Says Keni: "Since these were untrained 'actors' it was difficult to get them to start a scene, and once they started it was difficult to get them to stop. They just got carried way. If they were professionals you could say they got in to the skin of the character." But this also created problems. In one major scene Amisha Patel had to get trampled when there is a stampede at the station. In fact, in the story, she gets saved because of the stampede. The stampede had to be enacted by amateurs. In their enthusiasm the stampeders actually trampled upon the petite actress who almost fainted and had to be carried away and given prompt medical attention on the spot.
While shooting a similar riot scene, action director Tinu Verma who is known for his colourful language, really let one loose on the megaphone -- forgetting for a moment that he was dealing with unpaid volunteers and not paid stuntmen. The villagers were stunned. No one dared abuse them. From faking a riot in front of the camera they got ready to create a real riot with Tinu as the target. The only thing the tough fight master could do to save his life was to flee the scene. Which he wisely did.
While making a period film the most important aspect is the costume. "Besides the styles of that era, the fabrics are also important," Keni explains. "For example, synthetics were not very common in those days. Certainly not in the rural areas. So we had to procure fabrics that resembled those worn in that era. To get an idea of the fashions and hair styles of that era, we saw many movies of the early 1950s. That gave us an idea of the 'look' of that era." Also, in those days machine knitted sweaters were unheard of, so the art director actually got sweaters hand-knitted to give it that authentic look.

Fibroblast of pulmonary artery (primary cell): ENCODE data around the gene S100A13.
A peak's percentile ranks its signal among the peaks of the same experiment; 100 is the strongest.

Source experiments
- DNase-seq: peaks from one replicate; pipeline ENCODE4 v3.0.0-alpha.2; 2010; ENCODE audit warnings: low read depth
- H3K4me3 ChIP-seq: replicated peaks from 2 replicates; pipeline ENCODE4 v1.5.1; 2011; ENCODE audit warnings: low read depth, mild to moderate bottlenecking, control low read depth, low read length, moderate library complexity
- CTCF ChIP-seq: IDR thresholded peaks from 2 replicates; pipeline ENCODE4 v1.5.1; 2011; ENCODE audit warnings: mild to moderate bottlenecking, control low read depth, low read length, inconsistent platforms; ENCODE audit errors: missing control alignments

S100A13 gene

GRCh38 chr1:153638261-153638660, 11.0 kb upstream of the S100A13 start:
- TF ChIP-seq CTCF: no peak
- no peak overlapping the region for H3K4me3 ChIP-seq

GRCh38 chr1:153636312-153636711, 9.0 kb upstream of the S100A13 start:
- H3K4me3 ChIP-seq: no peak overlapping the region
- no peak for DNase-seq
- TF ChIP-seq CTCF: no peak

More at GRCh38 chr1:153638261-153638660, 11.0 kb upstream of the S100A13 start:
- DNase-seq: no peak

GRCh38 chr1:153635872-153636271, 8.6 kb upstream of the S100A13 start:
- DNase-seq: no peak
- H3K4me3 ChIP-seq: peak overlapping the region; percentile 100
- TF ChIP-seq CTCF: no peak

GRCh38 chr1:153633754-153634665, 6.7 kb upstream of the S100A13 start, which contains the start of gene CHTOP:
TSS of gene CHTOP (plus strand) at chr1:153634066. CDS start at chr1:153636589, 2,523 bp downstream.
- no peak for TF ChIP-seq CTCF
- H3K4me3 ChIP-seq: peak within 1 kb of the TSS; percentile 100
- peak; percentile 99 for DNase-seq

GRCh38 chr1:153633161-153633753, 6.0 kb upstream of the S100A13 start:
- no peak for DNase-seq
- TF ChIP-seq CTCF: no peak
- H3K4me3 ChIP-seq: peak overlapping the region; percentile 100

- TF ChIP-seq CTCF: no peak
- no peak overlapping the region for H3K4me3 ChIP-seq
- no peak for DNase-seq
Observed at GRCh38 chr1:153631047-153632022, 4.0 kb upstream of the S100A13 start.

Towards the climax of the film the Pakistani helicopter, that chases the train in which Sunny Deol and his family are escaping, has to crash. To show the crash they had to shoot the slowly hovering copter against a massive blue curtain. Unfortunately the curtain got stuck in the rotors and the helicopter could have really crashed, but at the last moment the curtain got free and helicopter just managed to save itself.
Almost causes an international incident
The sequence being shot was the hero's (Sunny Deol) escape to India from Pakistan in a train. The location was a tract of desert at Bikaner very close to the border. The scene had Sunny in the train being hounded by Pakistani helicopters. The helicopter had been painted in the colours of the Pakistan Air Force. And to add authenticity the pilot (Pargar Singh) wore a Pakistan Air Force uniform.
Since the shooting was close to the border, the film crew had to take permission from the local Indian Air Force base every time the helicopter took to air. On the third day of shooting, there was some technical snag due to which the film crew was not able to contact the IAF base. The frustrated film crew and pilot waited for hours since the chopper couldn't get permission to take off. After trying the phone repeatedly, in the end the helicopter pilot volunteered to drive down to the base and get the requisite permission in person.
He took the unit jeep and drove to the base and to his bewilderment was arrested by the sentries at the main gate.
The poor pilot had forgotten he was still in his Pakistan Air Force costume. The sentries were aghast to see a PAF personnel drive down to their base and almost trained their guns on him. As we said sometimes action scenes can get a wee bit dangerous.